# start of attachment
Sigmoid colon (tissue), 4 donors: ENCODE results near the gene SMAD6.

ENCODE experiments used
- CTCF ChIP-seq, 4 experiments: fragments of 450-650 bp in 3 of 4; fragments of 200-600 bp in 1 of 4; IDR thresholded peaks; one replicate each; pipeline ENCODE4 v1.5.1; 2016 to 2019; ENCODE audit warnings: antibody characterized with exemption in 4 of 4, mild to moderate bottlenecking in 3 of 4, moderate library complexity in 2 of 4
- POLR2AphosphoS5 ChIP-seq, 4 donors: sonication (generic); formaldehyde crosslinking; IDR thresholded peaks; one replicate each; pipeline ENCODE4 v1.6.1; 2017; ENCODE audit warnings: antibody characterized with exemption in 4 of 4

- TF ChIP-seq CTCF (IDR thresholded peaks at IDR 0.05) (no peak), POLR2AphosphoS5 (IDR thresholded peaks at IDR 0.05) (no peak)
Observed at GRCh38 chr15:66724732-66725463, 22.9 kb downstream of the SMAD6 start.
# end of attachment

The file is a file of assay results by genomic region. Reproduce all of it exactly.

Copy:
Sigmoid colon (tissue), 4 donors: ENCODE results near the gene SMAD6.

ENCODE experiments used
- CTCF ChIP-seq, 4 experiments: fragments of 450-650 bp in 3 of 4; fragments of 200-600 bp in 1 of 4; IDR thresholded peaks; one replicate each; pipeline ENCODE4 v1.5.1; 2016 to 2019; ENCODE audit warnings: antibody characterized with exemption in 4 of 4, mild to moderate bottlenecking in 3 of 4, moderate library complexity in 2 of 4
- POLR2AphosphoS5 ChIP-seq, 4 donors: sonication (generic); formaldehyde crosslinking; IDR thresholded peaks; one replicate each; pipeline ENCODE4 v1.6.1; 2017; ENCODE audit warnings: antibody characterized with exemption in 4 of 4

- TF ChIP-seq CTCF (IDR thresholded peaks at IDR 0.05) (no peak), POLR2AphosphoS5 (IDR thresholded peaks at IDR 0.05) (no peak)
Observed at GRCh38 chr15:66724732-66725463, 22.9 kb downstream of the SMAD6 start.